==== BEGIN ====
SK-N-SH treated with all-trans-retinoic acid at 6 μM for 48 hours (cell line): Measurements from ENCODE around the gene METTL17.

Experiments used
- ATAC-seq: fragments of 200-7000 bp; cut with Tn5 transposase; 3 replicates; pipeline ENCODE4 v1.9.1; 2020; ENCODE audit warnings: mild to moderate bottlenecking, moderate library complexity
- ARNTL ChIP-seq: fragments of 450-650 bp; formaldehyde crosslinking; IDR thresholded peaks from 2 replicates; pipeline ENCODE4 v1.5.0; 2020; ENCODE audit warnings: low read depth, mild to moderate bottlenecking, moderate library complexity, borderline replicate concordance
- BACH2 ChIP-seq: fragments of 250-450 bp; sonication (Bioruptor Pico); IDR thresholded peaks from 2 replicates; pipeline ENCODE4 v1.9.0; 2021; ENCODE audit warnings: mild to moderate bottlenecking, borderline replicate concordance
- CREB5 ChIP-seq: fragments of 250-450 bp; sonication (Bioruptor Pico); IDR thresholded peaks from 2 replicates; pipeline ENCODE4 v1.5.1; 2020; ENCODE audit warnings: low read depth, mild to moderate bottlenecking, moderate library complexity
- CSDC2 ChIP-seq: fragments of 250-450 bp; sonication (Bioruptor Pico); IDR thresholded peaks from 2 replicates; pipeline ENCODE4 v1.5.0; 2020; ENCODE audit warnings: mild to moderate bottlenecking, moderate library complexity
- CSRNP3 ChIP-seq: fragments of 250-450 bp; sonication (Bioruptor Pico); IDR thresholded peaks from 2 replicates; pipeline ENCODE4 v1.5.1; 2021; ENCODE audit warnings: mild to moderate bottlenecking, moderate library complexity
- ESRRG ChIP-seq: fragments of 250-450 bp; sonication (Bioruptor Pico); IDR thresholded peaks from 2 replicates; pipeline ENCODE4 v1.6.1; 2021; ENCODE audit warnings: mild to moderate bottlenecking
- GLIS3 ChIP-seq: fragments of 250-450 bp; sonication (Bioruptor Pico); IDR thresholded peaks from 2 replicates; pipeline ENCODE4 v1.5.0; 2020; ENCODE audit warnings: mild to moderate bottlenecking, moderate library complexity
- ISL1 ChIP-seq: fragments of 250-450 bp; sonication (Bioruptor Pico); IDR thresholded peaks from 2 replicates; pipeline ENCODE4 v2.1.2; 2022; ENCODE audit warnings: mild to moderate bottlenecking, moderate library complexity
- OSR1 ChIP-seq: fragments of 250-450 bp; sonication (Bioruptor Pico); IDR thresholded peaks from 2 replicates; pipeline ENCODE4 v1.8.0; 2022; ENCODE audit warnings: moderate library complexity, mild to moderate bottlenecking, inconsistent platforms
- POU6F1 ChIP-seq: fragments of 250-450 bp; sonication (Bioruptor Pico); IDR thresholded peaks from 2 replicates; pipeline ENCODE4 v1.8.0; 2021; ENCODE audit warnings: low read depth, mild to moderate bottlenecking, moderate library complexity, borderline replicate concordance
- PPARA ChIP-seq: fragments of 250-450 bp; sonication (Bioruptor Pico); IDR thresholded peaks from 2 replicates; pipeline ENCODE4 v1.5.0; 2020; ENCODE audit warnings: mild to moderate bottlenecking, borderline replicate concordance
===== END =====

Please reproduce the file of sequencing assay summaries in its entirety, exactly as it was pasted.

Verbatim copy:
SK-N-SH treated with all-trans-retinoic acid at 6 μM for 48 hours (cell line): Measurements from ENCODE around the gene METTL17.

Experiments used
- ATAC-seq: fragments of 200-7000 bp; cut with Tn5 transposase; 3 replicates; pipeline ENCODE4 v1.9.1; 2020; ENCODE audit warnings: mild to moderate bottlenecking, moderate library complexity
- ARNTL ChIP-seq: fragments of 450-650 bp; formaldehyde crosslinking; IDR thresholded peaks from 2 replicates; pipeline ENCODE4 v1.5.0; 2020; ENCODE audit warnings: low read depth, mild to moderate bottlenecking, moderate library complexity, borderline replicate concordance
- BACH2 ChIP-seq: fragments of 250-450 bp; sonication (Bioruptor Pico); IDR thresholded peaks from 2 replicates; pipeline ENCODE4 v1.9.0; 2021; ENCODE audit warnings: mild to moderate bottlenecking, borderline replicate concordance
- CREB5 ChIP-seq: fragments of 250-450 bp; sonication (Bioruptor Pico); IDR thresholded peaks from 2 replicates; pipeline ENCODE4 v1.5.1; 2020; ENCODE audit warnings: low read depth, mild to moderate bottlenecking, moderate library complexity
- CSDC2 ChIP-seq: fragments of 250-450 bp; sonication (Bioruptor Pico); IDR thresholded peaks from 2 replicates; pipeline ENCODE4 v1.5.0; 2020; ENCODE audit warnings: mild to moderate bottlenecking, moderate library complexity
- CSRNP3 ChIP-seq: fragments of 250-450 bp; sonication (Bioruptor Pico); IDR thresholded peaks from 2 replicates; pipeline ENCODE4 v1.5.1; 2021; ENCODE audit warnings: mild to moderate bottlenecking, moderate library complexity
- ESRRG ChIP-seq: fragments of 250-450 bp; sonication (Bioruptor Pico); IDR thresholded peaks from 2 replicates; pipeline ENCODE4 v1.6.1; 2021; ENCODE audit warnings: mild to moderate bottlenecking
- GLIS3 ChIP-seq: fragments of 250-450 bp; sonication (Bioruptor Pico); IDR thresholded peaks from 2 replicates; pipeline ENCODE4 v1.5.0; 2020; ENCODE audit warnings: mild to moderate bottlenecking, moderate library complexity
- ISL1 ChIP-seq: fragments of 250-450 bp; sonication (Bioruptor Pico); IDR thresholded peaks from 2 replicates; pipeline ENCODE4 v2.1.2; 2022; ENCODE audit warnings: mild to moderate bottlenecking, moderate library complexity
- OSR1 ChIP-seq: fragments of 250-450 bp; sonication (Bioruptor Pico); IDR thresholded peaks from 2 replicates; pipeline ENCODE4 v1.8.0; 2022; ENCODE audit warnings: moderate library complexity, mild to moderate bottlenecking, inconsistent platforms
- POU6F1 ChIP-seq: fragments of 250-450 bp; sonication (Bioruptor Pico); IDR thresholded peaks from 2 replicates; pipeline ENCODE4 v1.8.0; 2021; ENCODE audit warnings: low read depth, mild to moderate bottlenecking, moderate library complexity, borderline replicate concordance
- PPARA ChIP-seq: fragments of 250-450 bp; sonication (Bioruptor Pico); IDR thresholded peaks from 2 replicates; pipeline ENCODE4 v1.5.0; 2020; ENCODE audit warnings: mild to moderate bottlenecking, borderline replicate concordance